I missed your posts lately due to stashing the RSS feed into a special yahoo place. In other words I couldn't find the feed!
Oh well....

Jennifer said...

Yay, Anneliese - wondered where you went! (((HUGS)))

RVcook said...

Oh Jennifer...these sound like an answer to my GF baking. Now that GF oats are back in the picture, I think I can make this work. Thank you SO much!

Jennifer said...

Hi Donna! How great to hear from you! (((HUGS))) I'm so happy to hear you say that. I know how much you love baking.

Search Engine Marketing said...

This recipe looks so easy for made. I have to try it in my home.

RVcook said...

Oh yes...I DO love baking!

What I'm thinking of doing is trying each formula side-by-side in the same recipe to see if there are any discernible differences in the finished product. I'll probably use a cookie and a muffin recipe. If those can be mastered, then the rest is easy.

I will definitely keep you posted as to the results. :-)

Jennifer said...

Hi Donna,

That would be incredible! I'd like your feedback. I think if you could reduce the flax meal to 1/4 cup in the bake mixes, except for the one that has 2 tbsp, I'd be grateful. I'm never using 1/2 cup again as poor Ian was in trouble with that much flax fiber. I think a cookie and muffin recipe would be great to test these recipes. Hope you find tge one that you like best. I'm curious! :)

RVcook said...

LOL...poor Ian! We actually LOVE flax in our home, but will take your challenge and reduce it. No worries. I hope to get in some kitchen time this weekend. Wish me luck...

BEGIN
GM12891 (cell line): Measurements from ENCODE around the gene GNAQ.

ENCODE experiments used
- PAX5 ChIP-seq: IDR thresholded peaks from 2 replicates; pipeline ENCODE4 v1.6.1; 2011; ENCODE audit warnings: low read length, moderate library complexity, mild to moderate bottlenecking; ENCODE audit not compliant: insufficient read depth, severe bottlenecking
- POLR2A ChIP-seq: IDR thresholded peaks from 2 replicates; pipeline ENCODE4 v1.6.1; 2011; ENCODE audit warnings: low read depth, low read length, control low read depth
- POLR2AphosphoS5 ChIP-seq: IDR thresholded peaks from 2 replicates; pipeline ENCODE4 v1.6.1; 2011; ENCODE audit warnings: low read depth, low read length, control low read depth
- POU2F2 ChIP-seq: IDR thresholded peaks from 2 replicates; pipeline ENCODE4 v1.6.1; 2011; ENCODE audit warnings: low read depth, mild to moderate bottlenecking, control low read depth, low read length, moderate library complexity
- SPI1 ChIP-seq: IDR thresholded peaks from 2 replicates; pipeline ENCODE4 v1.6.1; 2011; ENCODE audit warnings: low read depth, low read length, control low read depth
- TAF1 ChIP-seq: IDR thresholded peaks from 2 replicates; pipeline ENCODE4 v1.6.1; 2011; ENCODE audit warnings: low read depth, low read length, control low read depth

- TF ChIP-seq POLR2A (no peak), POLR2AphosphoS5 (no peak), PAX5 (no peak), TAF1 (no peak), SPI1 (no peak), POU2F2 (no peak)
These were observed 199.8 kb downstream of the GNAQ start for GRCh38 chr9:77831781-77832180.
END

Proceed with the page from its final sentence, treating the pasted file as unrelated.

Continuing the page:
Jennifer said...

Thanks, Donna. He was so upset with me! LOL I hope you have fun! I have some product from someone (also bake mixes - well, flour blends) that I have to be testing shortly to give feedback, so I'll be thinking of you in your test kitchen.

RVcook said...

Well...I just finished my first round of side-by-side testing of your new GF Bake Mixes. I selected a muffin recipe that I used to bake with your Nut Free Ultimate Bake mix before going gluten-free. Muffins were my go-to breakfast of choice with my morning coffee in previous years and I was missing them! Based on the results, your Option #1 GF Bake Mix is the hands-down winner of this smackdown :-)

The muffins rose beautifully (and held!). They browned nicely and produced a finished product with very good texture and moistness. I was amazed and really, REALLY pleased!

Unfortunately, I ran out of almond flour so once I get in my new supply, I'll resume testing and post my findings here. Great job Jennifer! Thanks for getting this LC-GF ball rolling.

I'm going to send you a PM at LCF which will give you my full results.

Jennifer said...